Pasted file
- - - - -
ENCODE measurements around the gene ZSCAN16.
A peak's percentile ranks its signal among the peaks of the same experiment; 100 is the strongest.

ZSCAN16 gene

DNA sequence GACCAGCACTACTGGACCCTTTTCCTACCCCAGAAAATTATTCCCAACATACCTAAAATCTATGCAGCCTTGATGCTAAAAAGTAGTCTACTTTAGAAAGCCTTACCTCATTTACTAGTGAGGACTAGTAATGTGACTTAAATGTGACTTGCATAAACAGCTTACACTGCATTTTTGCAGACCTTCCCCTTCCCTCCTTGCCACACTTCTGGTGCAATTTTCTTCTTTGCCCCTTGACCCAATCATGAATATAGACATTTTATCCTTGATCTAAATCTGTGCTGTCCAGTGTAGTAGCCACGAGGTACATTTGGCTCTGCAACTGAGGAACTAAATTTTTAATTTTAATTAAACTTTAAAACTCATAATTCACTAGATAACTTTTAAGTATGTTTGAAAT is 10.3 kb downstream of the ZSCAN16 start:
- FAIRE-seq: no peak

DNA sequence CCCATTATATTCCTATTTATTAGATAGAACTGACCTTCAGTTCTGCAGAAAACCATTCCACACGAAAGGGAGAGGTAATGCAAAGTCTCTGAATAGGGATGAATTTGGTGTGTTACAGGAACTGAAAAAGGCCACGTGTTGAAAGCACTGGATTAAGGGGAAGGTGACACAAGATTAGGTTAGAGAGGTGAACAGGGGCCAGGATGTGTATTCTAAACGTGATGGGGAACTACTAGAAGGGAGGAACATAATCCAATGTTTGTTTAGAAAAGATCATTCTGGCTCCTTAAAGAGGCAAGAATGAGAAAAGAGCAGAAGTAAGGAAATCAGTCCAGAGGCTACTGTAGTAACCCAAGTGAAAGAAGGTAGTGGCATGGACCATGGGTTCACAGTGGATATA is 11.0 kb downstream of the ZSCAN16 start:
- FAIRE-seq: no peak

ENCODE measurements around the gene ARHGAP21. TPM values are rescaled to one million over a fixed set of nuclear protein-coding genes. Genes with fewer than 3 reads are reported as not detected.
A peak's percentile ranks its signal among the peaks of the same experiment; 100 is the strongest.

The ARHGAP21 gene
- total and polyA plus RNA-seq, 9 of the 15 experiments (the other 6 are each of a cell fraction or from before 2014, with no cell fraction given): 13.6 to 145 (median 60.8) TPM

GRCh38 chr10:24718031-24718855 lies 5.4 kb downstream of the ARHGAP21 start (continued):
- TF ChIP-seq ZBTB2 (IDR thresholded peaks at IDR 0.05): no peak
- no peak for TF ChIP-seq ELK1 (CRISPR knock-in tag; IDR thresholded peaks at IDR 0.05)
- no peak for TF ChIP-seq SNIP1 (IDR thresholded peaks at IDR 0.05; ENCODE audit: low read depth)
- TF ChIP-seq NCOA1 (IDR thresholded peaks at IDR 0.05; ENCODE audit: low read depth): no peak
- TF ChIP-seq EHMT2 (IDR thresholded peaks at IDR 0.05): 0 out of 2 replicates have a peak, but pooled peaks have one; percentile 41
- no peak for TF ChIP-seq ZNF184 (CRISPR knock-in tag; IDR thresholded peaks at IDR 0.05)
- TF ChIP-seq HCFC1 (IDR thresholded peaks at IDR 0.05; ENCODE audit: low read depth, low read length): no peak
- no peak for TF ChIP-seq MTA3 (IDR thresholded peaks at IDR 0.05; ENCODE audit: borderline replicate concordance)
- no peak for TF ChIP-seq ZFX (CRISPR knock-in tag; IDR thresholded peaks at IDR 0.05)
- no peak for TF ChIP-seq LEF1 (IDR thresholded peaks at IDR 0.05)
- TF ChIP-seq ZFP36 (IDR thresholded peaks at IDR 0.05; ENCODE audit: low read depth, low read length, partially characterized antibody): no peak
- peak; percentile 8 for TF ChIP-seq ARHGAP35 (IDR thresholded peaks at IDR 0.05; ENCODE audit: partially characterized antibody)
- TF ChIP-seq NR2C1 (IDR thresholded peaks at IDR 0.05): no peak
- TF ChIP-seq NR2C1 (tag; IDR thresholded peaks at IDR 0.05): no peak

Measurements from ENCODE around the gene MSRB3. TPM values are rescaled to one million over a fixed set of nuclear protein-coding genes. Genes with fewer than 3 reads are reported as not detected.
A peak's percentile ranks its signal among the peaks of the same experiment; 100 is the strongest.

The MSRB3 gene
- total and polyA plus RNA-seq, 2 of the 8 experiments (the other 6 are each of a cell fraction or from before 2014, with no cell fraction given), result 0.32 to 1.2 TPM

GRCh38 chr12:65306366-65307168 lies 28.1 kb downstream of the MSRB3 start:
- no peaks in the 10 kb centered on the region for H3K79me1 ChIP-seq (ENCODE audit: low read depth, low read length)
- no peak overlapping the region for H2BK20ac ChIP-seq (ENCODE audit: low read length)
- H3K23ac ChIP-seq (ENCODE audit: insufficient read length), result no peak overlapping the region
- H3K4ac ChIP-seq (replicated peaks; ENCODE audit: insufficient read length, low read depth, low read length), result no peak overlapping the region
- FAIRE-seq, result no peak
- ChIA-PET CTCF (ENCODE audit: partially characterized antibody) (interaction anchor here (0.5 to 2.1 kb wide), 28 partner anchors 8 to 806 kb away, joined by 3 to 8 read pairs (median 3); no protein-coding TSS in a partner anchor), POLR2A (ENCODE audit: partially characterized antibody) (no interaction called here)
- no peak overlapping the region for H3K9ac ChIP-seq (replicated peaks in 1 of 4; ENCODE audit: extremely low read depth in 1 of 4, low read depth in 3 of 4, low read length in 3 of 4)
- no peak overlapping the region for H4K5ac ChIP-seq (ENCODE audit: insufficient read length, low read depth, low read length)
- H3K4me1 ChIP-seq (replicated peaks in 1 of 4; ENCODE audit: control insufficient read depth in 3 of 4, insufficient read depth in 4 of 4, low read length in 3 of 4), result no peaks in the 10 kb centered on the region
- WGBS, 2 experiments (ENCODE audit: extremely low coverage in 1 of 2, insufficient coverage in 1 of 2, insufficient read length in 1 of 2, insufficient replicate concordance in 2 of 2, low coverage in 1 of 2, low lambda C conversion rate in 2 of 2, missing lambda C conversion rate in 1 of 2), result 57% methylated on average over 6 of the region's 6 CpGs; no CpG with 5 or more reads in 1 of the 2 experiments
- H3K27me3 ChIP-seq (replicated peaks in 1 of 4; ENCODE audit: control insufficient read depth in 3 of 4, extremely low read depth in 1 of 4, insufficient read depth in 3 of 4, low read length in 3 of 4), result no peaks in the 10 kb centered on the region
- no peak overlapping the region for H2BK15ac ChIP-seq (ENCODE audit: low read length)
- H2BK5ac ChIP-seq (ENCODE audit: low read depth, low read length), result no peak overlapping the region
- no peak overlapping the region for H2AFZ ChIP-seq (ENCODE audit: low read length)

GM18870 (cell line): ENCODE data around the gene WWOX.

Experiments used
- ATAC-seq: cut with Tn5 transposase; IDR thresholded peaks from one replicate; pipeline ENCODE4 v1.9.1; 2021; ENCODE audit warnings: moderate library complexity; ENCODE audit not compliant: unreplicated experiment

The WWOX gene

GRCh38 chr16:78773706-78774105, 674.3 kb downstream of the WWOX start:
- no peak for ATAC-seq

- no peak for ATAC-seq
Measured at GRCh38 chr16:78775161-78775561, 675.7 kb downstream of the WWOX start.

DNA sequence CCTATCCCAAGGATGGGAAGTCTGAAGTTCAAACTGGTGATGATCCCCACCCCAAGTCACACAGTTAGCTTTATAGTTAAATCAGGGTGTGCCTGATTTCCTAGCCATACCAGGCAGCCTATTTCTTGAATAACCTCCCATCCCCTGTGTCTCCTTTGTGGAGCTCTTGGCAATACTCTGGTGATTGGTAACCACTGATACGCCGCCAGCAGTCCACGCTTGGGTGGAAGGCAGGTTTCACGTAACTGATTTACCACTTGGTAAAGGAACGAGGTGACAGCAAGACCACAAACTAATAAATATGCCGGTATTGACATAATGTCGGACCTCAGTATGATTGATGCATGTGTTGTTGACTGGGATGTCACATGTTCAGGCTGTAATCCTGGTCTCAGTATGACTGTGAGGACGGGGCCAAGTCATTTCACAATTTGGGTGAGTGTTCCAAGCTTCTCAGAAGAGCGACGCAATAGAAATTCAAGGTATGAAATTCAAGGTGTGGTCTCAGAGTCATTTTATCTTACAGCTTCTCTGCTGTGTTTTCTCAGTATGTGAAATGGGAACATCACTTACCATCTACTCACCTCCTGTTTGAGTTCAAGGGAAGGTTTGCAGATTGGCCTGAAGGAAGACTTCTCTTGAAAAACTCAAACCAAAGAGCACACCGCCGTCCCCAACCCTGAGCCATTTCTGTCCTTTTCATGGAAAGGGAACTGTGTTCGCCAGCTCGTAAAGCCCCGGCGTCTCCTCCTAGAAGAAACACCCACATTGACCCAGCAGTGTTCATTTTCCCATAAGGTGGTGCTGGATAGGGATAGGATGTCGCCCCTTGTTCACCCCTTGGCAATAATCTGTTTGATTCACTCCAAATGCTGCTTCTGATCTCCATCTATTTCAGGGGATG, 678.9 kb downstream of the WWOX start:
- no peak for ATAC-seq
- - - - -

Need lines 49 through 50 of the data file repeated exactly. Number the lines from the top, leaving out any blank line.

The WWOX gene

GRCh38 chr16:78773706-78774105, 674.3 kb downstream of the WWOX start: